A Winter Look and See

     I was told a story the other night about an elderly lady who had Alzheimer’s and would wake up every morning dead set on going to the post office, which, to her, was making continual laps down the hall, through the living room, into the kitchen and around again. But one morning, after a bath, she absolutely refused to put clothes on for her daughter, Dot, who was much distressed. Finally, defeated, Dot went into the kitchen to make coffee. So as the old lady did her laps, she saw her reflection in the hall mirror. Horrified, she came into the kitchen and said, “Dot, did you see that ugly old thing in the post office without a stitch on?!”
I laughed, the pained laugh of falling in a cold creek. I know it well. It is the laugh of the bright side, you know, the could-be-worse. At least she had the grace to see herself, like few of us do…only the point of recognition had passed. Sanctification, I think, at least in part, is really seeing yourself, if only for a moment, and it’s grace if you don’t like what you see.

    But then sanctification is a looking away from yourself too. In a book of prayers by Amy Carmichael, she asks for a heart at leisure from itself.  I’ve had a few of those moments, here and there, and they were my finest ones. For me they came, almost every one, out in the fields with God, as the poet said.

    We can ask to see ourselves and beyond ourselves. We can go looking in the hall mirrors and the fields for the ivy-covered doors of a secret garden, but in the end the glimpses come and go when they will, and this too, is our sanctification. But don’t let that stop you from looking. You just might flush a herd of deer bedded down in a bottom, blowing, with white flags sailing in the grey mist. Or if you go to the post office, you might see something else entirely. 

    Here’s a Winter Look and See from my world today. Thanks for stopping by!

Ludwigia alternifolia or Seedbox 


A lovegrass of some kind. 
Spanish Moss from the coast


Lady’s Thumb




This day is like the road,

running away as I ride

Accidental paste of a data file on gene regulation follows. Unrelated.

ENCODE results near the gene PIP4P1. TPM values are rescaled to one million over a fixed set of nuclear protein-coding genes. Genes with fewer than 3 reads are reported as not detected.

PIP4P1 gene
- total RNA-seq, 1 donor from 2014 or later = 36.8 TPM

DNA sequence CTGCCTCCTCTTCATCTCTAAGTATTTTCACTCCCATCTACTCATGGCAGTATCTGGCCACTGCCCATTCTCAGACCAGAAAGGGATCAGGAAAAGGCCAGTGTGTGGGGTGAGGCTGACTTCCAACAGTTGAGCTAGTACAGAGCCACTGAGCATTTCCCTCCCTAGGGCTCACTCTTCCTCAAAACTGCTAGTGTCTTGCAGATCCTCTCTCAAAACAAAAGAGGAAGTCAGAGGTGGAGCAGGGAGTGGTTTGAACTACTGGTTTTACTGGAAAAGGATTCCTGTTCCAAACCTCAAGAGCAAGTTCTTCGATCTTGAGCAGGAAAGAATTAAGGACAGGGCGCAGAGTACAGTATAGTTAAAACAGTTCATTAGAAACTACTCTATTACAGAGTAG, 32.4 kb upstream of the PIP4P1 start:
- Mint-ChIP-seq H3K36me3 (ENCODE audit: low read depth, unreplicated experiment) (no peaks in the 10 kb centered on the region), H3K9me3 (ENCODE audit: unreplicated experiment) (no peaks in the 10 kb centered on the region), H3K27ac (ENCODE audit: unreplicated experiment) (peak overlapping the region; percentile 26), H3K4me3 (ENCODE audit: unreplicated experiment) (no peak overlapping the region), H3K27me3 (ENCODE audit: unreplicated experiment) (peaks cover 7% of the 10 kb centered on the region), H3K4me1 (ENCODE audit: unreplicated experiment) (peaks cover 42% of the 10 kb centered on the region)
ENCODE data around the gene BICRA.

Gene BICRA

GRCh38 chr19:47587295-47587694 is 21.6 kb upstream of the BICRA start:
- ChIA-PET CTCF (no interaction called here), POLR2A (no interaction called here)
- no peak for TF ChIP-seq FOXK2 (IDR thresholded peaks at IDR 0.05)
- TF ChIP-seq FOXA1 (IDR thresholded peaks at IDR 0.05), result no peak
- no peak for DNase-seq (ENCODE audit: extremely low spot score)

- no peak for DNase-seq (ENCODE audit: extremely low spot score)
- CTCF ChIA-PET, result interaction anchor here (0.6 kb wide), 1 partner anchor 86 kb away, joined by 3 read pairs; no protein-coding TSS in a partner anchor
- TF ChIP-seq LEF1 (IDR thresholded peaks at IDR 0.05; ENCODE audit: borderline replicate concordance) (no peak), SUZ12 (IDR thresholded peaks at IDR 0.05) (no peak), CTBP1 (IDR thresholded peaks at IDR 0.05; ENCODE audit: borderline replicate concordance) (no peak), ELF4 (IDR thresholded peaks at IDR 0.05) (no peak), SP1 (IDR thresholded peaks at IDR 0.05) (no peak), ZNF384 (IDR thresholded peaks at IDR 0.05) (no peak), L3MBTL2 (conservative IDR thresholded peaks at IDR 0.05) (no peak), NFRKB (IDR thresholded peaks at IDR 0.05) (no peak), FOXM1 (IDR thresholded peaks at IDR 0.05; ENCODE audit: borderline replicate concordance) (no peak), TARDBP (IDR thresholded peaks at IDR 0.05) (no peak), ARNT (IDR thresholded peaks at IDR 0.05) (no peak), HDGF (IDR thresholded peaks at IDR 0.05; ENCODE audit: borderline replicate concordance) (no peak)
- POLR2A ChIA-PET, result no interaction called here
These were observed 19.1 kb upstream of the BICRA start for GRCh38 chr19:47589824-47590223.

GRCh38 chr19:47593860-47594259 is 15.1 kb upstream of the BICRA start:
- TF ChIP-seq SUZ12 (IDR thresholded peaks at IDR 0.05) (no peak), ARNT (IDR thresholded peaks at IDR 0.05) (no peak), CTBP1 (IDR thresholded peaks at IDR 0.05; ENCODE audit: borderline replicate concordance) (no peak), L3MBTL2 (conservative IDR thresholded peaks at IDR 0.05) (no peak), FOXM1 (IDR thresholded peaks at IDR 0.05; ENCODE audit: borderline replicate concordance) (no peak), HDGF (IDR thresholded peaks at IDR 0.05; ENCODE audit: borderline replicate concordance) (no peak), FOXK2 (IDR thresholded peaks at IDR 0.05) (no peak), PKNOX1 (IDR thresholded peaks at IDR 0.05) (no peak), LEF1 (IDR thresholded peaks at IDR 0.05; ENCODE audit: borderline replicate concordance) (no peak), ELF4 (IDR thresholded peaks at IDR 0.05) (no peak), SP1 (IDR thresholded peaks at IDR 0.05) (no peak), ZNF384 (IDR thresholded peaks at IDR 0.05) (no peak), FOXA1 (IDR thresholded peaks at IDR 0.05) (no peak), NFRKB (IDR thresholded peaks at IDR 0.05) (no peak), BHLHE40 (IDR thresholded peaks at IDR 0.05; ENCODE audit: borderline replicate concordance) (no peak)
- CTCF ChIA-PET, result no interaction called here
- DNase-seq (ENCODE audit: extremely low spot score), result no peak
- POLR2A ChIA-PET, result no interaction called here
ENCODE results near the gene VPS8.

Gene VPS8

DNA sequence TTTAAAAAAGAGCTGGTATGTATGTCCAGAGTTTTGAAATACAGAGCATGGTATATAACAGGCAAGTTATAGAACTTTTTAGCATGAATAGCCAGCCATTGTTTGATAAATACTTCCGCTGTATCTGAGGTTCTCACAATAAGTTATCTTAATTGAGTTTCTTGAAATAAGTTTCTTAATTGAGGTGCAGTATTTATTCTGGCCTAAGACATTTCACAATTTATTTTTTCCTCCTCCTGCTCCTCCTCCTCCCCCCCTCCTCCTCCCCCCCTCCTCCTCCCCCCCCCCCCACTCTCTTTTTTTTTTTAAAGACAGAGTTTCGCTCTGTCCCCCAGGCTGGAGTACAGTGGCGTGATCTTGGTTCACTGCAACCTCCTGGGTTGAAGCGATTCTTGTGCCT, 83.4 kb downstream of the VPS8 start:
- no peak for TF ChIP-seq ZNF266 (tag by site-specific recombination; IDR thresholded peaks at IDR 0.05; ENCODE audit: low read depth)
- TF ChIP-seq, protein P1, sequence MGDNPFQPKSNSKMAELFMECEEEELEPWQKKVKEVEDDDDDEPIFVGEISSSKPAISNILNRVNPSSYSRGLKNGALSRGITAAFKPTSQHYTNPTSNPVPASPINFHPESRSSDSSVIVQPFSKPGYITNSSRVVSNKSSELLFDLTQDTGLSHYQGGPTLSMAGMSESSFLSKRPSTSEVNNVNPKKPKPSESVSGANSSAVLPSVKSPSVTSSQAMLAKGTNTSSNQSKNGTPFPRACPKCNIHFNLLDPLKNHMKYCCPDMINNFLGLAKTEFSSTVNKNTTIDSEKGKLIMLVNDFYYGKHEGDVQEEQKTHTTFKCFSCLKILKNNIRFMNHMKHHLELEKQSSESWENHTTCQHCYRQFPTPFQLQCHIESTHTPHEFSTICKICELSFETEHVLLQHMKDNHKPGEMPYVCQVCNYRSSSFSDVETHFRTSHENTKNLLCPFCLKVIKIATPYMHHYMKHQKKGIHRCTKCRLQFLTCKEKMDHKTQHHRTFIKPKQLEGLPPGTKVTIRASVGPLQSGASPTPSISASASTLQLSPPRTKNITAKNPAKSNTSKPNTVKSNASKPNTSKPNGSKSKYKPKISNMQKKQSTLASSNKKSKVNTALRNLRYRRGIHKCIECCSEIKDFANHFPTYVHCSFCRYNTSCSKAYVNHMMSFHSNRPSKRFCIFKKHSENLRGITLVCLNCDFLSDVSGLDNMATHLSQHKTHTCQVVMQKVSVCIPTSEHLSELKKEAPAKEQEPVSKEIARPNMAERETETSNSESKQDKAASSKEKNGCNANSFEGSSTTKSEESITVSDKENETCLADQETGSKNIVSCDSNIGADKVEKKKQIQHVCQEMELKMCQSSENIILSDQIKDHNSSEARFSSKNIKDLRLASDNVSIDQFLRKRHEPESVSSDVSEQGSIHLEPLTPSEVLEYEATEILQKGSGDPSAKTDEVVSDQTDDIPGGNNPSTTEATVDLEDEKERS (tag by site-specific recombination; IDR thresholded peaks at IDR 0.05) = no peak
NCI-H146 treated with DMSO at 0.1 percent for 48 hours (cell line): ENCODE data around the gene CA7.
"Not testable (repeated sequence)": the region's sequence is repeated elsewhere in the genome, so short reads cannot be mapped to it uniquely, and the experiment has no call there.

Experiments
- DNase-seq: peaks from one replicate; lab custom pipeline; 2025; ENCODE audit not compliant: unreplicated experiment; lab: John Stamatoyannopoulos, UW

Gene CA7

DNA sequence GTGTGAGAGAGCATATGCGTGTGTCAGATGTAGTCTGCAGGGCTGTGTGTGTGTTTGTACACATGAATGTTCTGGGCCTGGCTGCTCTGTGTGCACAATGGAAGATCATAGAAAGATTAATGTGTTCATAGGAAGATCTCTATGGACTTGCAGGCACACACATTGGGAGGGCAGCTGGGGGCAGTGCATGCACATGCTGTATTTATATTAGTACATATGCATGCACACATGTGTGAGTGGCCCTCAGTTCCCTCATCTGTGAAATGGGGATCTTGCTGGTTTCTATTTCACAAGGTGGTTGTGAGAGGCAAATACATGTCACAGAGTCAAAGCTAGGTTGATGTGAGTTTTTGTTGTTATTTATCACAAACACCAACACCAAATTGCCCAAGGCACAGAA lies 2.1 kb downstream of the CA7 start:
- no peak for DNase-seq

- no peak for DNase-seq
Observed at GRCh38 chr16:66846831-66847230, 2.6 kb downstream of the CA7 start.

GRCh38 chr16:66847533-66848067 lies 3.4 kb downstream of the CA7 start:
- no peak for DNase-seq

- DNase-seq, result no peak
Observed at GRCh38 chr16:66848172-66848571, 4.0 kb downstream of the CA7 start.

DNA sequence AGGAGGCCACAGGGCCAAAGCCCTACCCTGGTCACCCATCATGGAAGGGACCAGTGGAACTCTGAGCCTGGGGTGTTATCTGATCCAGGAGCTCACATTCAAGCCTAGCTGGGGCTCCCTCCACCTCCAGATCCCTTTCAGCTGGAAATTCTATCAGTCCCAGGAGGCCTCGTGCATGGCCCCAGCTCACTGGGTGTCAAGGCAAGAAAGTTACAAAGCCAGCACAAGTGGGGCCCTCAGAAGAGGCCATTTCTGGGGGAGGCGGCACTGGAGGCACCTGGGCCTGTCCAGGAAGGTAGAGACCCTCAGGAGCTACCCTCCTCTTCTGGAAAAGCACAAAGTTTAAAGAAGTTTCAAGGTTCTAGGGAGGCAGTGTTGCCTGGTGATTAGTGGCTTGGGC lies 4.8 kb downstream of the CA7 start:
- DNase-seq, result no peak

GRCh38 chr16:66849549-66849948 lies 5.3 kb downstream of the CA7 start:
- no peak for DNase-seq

in the back of the truck,

braced up and nursing

a sloshing cup of brandy,

    sweetened with berries.

This tree is like a birth

laid heavy on my legs,

cut down to race a season

and run a greenness,

a last-year nest falling loose

   yet telling tales

of home.


All around, the pines

keep long the last light

with a wind song of hail

to the road before—

behind? The road I rode

    while hauled away.

What mystery!  Bringing home

a Christmas tree;

To tell of life in death,

to die even as it tells,

as sap runs from a wound,

    as a summer-sweet cup

is emptied.


Mrs. Ruby at Sea

    A few months ago, in the late summer, I went into the War Veterans Home and came out again with Mrs. Ruby’s suitcase. Mrs. Ruby followed behind ever so slowly, and she laughed the slowest deepest laugh you’ve ever heard, like a beautiful mother Ent. A beech tree, she would be, strong and white and golden, the last standing of a generation cut down.

    We were going to Mrs. Georgia’s house in Beaufort, South Carolina, on just a finger of solid ground in a bay called Land’s End. We made a party of six women, with three widows, Georgia, Marie and Ruby, and three single girls, Annie, Laura and myself. Six women bound by friendship and sea-changes, bound by death and life again, bound by love for the sweet green marsh and the rhythmic tide.

   We were grieving. Each felt the other’s. Sorrow was our seventh guest there in the old house. There is freedom in grief’s company, not a morbid shunning of suffering or a worship of it either, but as an honest word among many words, like love and beauty, and certainly not the last one. In this place you could let it go a while. Let it take care of itself. You could think about your friends. You could find yourself comforting them in the bearing of your sorrow. You could say, “Look at that shrimp boat!” and “How about lunch?” and you could, like Laura, laugh at something silly you read and read it out loud so they can laugh at you instead.

  In Mr. Standfast by John Buchan, one of my favorite novels, it is prophesied among a group of friends that the war they found themselves in would cost the best of them, and you know the character Peter will have to die before the end. We brought Mrs. Ruby to the sea because some such prophesy was made concerning her. The years of our life are seventy, or even by reason of strength eighty; yet their span is but toil and trouble; they are soon gone, and we fly away. She was having strokes. She was sleeping too long. So she would have a holiday. She would have a long car ride down dark roads of mossy oaks, and over precarious narrow bridges. She would eat good food all the day. She would sleep in a real home. She would be surrounded by windows. She would take a shower outside, with a bird’s nest in the beam of the stall, a “million dollar shower” she would say. She would laugh her deep, slow laugh again and again at the young girls. She would see the ocean, one last time.

   One evening this autumn, Mrs. Ruby fell.

   “Well, that’s not exactly true,” she told me from the hospital bed, “It was really more of a slide.”

    Mrs Ruby broke her hip. She has been in bed for two weeks. They have done all they can. She is dying, slowly. She is dying like many do. She wakes up sometimes and tells us about the new birth. They call it her preaching, and it offends many, like that Stone of stumbling she was built into.